Le Jardin Secret is a magnificent addition to all that Marrakesh offers, opened only a year ago. Right in the heart of the Medina on an historic site, an Italian investor wisely chose not to build a hotel, but instead, to create a magical evocation of the Islamic Garden, and an accompanying Exotic Garden. What a man. I take my hat off to him. Using skilled local artisans and an international team of archaeological surveyors and historians, as well as the contemporary botanical, architectural and design skills of Tom Stuart-Smith, Andy Hamilton, Sante Giovanni Albonetti and Karim el Achak– they have all created something quite stunning. Given the people-squash that was Jardin Majorelle, by contrast, Le Jardin Secret was calm and quiet- and therefore, a double delight.
These two plantings above capture the essence of the 2 gardens at Le Jardin Secret. The first garden you come to is an explosion, an eruption of drama, shape and colour using exotic plants from all over the world. It soars, surprises, creeps at your feet and draws gasps. Beautifully brought together for maximum impact and contrast, the planting uses surprisingly few varieties, but creates a rollercoaster of a picture, from a four-trunked palm at least 200 years old to splashes of limonium at your feet. This garden had no archaeological heritage to honour, there were no traces of what may have once been here at the height of the Riad’s fame in the nineteenth century- and this gave a design free hand. Fully used, in planting terms.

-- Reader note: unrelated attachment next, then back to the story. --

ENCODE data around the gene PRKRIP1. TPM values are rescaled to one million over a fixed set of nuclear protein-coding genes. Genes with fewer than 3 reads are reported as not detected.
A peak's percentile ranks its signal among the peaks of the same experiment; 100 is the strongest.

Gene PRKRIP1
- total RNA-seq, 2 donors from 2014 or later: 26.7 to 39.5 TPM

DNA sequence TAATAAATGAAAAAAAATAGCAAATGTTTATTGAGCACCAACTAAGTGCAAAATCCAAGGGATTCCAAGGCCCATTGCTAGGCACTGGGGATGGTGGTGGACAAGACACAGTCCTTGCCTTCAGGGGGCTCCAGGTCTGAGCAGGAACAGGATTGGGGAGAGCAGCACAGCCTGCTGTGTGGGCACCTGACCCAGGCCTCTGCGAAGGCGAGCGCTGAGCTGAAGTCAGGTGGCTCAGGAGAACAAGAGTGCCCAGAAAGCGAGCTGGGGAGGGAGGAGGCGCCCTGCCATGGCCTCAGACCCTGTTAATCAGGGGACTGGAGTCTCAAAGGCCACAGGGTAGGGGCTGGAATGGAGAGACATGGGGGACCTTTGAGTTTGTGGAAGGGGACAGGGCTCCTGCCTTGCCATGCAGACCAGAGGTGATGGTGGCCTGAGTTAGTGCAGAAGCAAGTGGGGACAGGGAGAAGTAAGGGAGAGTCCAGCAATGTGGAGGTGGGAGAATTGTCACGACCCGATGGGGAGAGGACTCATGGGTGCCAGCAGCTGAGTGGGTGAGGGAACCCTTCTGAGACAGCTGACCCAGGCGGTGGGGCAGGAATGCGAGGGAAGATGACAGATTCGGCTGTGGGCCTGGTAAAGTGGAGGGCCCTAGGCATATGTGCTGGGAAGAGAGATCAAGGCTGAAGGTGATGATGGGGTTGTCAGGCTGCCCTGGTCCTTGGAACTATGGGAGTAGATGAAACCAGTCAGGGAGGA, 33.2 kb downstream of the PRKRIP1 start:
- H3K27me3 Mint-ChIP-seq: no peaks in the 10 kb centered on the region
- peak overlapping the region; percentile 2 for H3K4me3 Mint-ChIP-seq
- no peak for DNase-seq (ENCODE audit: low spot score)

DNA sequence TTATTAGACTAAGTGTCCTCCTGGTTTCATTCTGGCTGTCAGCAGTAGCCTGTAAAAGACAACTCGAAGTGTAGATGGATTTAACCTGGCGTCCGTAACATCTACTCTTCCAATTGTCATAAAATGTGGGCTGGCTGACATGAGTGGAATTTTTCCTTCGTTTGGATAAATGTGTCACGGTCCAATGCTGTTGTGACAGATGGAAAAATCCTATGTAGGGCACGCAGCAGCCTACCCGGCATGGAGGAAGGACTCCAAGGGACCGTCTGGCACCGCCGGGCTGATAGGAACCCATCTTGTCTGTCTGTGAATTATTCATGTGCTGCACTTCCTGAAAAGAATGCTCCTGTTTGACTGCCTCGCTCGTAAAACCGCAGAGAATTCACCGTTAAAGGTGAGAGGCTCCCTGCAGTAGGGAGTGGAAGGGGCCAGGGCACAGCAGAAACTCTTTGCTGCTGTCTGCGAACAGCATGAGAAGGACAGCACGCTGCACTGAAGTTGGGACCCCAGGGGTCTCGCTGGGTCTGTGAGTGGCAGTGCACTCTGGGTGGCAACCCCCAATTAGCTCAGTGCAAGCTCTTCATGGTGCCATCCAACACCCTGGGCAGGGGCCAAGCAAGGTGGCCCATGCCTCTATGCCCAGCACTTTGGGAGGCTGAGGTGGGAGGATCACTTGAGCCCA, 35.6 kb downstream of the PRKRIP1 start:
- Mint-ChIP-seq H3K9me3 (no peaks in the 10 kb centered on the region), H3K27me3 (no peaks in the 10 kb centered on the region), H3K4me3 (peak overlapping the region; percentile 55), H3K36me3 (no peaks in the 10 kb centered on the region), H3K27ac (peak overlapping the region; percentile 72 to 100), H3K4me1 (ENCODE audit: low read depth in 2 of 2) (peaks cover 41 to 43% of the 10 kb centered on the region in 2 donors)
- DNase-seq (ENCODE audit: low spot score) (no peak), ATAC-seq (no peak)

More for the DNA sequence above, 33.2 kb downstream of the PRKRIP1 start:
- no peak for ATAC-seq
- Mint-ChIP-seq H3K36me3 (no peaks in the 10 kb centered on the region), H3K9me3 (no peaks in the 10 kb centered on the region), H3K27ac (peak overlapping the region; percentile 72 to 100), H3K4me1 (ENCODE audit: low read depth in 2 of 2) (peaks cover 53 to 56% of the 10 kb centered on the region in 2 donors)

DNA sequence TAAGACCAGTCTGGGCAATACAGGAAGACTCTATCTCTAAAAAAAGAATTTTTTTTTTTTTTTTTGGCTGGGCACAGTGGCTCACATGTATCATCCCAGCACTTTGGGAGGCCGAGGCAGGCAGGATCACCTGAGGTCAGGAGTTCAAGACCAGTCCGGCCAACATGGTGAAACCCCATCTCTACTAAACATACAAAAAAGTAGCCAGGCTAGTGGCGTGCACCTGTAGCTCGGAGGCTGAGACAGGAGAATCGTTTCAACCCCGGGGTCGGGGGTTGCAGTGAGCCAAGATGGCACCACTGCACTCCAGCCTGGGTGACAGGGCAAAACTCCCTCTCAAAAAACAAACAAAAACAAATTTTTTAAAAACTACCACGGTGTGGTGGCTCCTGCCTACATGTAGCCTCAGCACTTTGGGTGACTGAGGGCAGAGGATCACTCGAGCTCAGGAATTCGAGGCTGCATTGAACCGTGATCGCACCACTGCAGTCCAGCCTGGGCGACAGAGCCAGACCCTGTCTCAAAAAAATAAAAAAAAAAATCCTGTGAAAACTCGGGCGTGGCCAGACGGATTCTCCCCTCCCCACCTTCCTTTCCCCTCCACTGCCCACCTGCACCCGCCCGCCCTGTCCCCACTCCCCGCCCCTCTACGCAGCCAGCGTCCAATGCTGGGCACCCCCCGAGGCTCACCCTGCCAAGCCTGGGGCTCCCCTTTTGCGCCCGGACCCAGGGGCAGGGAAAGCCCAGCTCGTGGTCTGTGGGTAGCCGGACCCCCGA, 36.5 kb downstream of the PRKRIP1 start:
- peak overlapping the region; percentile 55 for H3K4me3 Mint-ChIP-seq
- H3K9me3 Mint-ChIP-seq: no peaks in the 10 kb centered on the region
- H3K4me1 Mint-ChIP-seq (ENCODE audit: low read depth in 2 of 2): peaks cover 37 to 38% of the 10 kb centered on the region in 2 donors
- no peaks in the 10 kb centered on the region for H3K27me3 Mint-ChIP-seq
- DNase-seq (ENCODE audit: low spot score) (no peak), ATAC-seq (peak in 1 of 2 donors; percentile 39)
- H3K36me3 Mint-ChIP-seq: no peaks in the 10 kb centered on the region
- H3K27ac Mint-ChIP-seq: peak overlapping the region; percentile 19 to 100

The Islamic Garden, which sits at an angle to the Exotic Garden, with a dogleg through a new pavilion as the bridge between one and the other, had lots of archaeology which presented itself to the team. More was discovered as the clearing and excavation went on preceding the build. This gave the team a classic Islamic Chahar Bagh to work with. The team took the decision to honour that tradition fully in the choice of plants and trees, with one concession to water preservation and contemporary dislike of bare soil.
Where the traditional Islamic Garden would have preserved bare earth between plants, Le Jardin Secret has chosen boldly to go with a flowing sea of Stipa tenuissima, into which lavenders and other aromatics are inserted. This grass is a delight. The movement, the way light hits it, the tousled look of it, all create dynamism and flow, but yet no sense of effort or forced energy.
How do you feel in this garden? It creates simplicity and unity from a limited, traditional palette of planting- but the star of the piece is the humble Stipa which, as water would do, subtly changes the look and the feel of the garden without disturbing. It was a truly tranquil moment in the rush and bustle that is Marrakesh. Stunning.
They are a brilliant complement to one another. The Islamic Garden is a class act, simple, elegant, restrained and cool, whilst the Exotic Garden bursts on the scene like a contemporary firework. A tour de force.
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